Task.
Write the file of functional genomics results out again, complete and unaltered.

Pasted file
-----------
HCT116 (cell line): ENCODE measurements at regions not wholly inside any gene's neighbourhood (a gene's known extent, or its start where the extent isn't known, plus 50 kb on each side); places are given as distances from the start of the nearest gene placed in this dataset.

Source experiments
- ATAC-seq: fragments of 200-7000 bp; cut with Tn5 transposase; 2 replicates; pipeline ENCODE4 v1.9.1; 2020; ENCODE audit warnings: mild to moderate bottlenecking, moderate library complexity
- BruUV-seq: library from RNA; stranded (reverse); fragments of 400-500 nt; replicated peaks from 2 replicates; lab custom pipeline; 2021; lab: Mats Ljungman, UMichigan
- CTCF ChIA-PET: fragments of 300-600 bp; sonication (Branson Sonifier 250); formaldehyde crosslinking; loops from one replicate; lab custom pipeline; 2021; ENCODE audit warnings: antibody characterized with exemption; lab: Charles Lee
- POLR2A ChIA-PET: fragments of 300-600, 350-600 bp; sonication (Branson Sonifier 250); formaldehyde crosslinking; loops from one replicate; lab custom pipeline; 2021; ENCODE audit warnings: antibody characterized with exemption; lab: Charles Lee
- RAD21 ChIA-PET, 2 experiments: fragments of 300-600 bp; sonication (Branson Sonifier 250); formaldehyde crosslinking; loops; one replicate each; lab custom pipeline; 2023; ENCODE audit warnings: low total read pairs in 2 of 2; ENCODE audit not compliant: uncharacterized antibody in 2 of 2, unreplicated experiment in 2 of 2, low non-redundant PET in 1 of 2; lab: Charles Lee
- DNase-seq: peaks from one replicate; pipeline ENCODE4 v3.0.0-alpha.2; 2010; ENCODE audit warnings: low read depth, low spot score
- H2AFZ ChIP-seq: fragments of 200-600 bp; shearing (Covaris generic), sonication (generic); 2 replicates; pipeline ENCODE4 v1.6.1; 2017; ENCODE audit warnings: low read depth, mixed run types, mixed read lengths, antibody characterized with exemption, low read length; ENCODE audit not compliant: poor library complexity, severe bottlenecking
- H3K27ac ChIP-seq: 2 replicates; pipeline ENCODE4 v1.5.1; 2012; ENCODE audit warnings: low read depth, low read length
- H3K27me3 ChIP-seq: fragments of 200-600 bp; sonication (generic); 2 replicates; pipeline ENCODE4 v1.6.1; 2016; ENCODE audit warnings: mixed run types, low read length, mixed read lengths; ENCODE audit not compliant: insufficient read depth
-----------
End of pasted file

HCT116 (cell line): ENCODE measurements at regions not wholly inside any gene's neighbourhood (a gene's known extent, or its start where the extent isn't known, plus 50 kb on each side); places are given as distances from the start of the nearest gene placed in this dataset.

Source experiments
- ATAC-seq: fragments of 200-7000 bp; cut with Tn5 transposase; 2 replicates; pipeline ENCODE4 v1.9.1; 2020; ENCODE audit warnings: mild to moderate bottlenecking, moderate library complexity
- BruUV-seq: library from RNA; stranded (reverse); fragments of 400-500 nt; replicated peaks from 2 replicates; lab custom pipeline; 2021; lab: Mats Ljungman, UMichigan
- CTCF ChIA-PET: fragments of 300-600 bp; sonication (Branson Sonifier 250); formaldehyde crosslinking; loops from one replicate; lab custom pipeline; 2021; ENCODE audit warnings: antibody characterized with exemption; lab: Charles Lee
- POLR2A ChIA-PET: fragments of 300-600, 350-600 bp; sonication (Branson Sonifier 250); formaldehyde crosslinking; loops from one replicate; lab custom pipeline; 2021; ENCODE audit warnings: antibody characterized with exemption; lab: Charles Lee
- RAD21 ChIA-PET, 2 experiments: fragments of 300-600 bp; sonication (Branson Sonifier 250); formaldehyde crosslinking; loops; one replicate each; lab custom pipeline; 2023; ENCODE audit warnings: low total read pairs in 2 of 2; ENCODE audit not compliant: uncharacterized antibody in 2 of 2, unreplicated experiment in 2 of 2, low non-redundant PET in 1 of 2; lab: Charles Lee
- DNase-seq: peaks from one replicate; pipeline ENCODE4 v3.0.0-alpha.2; 2010; ENCODE audit warnings: low read depth, low spot score
- H2AFZ ChIP-seq: fragments of 200-600 bp; shearing (Covaris generic), sonication (generic); 2 replicates; pipeline ENCODE4 v1.6.1; 2017; ENCODE audit warnings: low read depth, mixed run types, mixed read lengths, antibody characterized with exemption, low read length; ENCODE audit not compliant: poor library complexity, severe bottlenecking
- H3K27ac ChIP-seq: 2 replicates; pipeline ENCODE4 v1.5.1; 2012; ENCODE audit warnings: low read depth, low read length
- H3K27me3 ChIP-seq: fragments of 200-600 bp; sonication (generic); 2 replicates; pipeline ENCODE4 v1.6.1; 2016; ENCODE audit warnings: mixed run types, low read length, mixed read lengths; ENCODE audit not compliant: insufficient read depth